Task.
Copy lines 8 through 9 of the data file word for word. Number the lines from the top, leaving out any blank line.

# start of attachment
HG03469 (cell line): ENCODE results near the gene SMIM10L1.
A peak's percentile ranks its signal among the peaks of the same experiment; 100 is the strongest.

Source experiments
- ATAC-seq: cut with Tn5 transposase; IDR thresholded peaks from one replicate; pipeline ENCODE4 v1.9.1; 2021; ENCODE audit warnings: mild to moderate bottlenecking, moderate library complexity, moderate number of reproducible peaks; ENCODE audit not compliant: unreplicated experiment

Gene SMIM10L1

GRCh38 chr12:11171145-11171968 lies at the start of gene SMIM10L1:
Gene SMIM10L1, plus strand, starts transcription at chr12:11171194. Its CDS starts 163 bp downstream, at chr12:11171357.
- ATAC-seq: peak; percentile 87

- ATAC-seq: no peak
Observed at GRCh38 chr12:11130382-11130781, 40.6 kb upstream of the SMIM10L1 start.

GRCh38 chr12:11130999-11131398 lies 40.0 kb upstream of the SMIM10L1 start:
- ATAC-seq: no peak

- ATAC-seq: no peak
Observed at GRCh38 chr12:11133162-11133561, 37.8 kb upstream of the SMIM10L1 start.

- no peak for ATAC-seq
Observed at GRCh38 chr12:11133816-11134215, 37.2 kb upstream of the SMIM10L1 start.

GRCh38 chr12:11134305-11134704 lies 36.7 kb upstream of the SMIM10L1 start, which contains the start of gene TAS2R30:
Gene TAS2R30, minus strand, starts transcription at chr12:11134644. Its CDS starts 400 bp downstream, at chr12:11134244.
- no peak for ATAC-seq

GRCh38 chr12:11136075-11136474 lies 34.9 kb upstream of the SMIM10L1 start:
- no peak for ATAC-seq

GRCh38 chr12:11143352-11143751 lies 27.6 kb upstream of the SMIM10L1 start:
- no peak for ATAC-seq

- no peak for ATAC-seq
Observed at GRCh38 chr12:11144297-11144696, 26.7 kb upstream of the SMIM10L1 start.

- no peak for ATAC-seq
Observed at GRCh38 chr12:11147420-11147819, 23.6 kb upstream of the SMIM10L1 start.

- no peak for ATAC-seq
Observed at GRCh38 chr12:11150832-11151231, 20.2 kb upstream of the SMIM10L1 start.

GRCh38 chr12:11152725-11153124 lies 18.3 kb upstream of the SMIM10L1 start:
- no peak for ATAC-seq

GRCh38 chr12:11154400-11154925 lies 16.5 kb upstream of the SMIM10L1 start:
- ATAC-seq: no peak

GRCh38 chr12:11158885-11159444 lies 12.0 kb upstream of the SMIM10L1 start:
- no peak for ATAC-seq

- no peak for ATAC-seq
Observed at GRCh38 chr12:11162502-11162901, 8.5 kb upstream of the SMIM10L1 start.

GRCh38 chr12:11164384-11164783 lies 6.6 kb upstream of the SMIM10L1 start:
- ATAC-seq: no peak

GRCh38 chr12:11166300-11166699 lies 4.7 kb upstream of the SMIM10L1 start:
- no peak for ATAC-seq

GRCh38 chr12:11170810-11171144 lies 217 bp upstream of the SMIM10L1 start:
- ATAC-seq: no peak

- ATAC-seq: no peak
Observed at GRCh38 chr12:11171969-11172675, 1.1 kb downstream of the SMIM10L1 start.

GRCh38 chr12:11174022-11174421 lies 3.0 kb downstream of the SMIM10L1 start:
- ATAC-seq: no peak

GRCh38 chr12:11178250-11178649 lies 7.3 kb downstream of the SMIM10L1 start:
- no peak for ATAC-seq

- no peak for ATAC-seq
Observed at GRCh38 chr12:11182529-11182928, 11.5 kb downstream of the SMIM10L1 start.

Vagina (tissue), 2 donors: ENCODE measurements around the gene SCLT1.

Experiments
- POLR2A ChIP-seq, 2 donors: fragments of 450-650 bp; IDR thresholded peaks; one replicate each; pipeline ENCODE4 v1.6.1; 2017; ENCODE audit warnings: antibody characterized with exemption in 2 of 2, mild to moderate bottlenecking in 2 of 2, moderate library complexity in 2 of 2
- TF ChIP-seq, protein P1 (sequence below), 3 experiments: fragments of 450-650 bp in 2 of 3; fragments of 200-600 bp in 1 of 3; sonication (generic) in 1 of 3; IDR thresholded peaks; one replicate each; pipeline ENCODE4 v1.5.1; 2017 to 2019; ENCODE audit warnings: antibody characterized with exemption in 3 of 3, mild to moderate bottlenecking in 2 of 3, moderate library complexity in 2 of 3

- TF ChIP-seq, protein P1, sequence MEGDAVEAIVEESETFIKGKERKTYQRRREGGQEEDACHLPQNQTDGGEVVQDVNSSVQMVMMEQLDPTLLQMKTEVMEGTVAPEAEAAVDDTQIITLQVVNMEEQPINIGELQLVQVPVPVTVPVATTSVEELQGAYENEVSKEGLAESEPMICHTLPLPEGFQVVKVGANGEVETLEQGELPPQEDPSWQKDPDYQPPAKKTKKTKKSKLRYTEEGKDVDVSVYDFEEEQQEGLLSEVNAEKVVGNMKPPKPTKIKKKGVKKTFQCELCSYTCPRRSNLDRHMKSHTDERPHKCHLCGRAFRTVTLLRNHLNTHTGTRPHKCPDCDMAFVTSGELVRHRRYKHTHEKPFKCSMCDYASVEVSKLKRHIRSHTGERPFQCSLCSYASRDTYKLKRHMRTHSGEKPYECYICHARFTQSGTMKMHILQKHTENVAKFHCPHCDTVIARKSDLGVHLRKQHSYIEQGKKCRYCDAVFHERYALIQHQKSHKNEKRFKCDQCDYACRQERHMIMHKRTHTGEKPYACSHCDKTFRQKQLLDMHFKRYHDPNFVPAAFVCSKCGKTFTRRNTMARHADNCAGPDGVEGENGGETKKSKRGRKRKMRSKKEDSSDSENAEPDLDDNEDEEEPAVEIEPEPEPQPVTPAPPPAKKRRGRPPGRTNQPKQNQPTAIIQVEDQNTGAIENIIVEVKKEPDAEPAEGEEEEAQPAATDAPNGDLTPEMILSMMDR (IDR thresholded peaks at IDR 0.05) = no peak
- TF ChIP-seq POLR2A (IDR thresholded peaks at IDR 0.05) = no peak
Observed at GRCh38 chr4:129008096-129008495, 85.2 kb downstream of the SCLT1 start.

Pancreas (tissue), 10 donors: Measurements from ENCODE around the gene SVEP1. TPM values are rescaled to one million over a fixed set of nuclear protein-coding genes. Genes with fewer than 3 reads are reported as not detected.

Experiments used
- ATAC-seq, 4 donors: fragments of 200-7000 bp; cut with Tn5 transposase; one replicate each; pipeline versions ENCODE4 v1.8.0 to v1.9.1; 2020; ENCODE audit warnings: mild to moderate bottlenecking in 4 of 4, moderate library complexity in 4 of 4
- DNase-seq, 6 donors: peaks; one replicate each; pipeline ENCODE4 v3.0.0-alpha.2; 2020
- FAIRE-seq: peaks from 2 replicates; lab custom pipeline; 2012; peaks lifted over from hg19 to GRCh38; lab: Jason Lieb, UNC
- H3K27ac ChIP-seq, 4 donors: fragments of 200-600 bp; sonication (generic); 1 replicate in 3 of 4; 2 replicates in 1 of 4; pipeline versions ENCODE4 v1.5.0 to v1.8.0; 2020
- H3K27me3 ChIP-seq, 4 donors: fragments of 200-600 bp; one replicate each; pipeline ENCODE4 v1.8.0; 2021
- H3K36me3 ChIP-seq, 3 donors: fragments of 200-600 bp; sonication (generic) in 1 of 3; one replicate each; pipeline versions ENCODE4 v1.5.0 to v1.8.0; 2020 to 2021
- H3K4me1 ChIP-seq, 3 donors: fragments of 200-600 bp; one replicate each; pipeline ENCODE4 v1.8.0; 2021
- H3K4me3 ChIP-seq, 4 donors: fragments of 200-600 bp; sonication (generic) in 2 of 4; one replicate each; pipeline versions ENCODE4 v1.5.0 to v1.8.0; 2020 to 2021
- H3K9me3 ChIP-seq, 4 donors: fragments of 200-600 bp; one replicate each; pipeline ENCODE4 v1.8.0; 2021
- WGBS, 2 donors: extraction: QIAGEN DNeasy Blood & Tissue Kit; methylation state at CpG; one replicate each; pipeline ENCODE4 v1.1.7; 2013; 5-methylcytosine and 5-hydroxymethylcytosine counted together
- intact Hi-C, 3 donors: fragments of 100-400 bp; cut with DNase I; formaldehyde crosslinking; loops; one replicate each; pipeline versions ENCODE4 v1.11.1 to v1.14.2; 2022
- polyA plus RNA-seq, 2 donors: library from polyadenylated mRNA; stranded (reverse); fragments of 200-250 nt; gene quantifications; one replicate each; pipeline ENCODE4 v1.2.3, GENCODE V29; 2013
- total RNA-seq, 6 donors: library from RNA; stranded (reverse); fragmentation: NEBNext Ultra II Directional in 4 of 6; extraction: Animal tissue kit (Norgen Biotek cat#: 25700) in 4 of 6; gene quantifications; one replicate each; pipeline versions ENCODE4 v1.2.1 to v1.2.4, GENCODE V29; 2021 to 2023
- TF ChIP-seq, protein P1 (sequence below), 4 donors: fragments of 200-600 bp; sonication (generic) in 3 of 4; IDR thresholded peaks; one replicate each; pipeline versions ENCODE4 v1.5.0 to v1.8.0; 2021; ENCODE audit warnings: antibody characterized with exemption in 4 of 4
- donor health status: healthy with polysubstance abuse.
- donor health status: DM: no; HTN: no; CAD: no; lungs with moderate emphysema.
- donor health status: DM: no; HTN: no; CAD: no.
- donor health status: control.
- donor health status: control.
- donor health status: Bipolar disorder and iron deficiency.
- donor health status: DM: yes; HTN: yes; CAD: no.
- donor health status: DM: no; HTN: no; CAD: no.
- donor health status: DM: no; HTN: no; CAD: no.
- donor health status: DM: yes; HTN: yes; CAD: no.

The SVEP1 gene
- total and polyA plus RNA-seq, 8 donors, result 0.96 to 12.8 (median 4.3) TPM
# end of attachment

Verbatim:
- ATAC-seq: peak; percentile 87

- ATAC-seq: no peak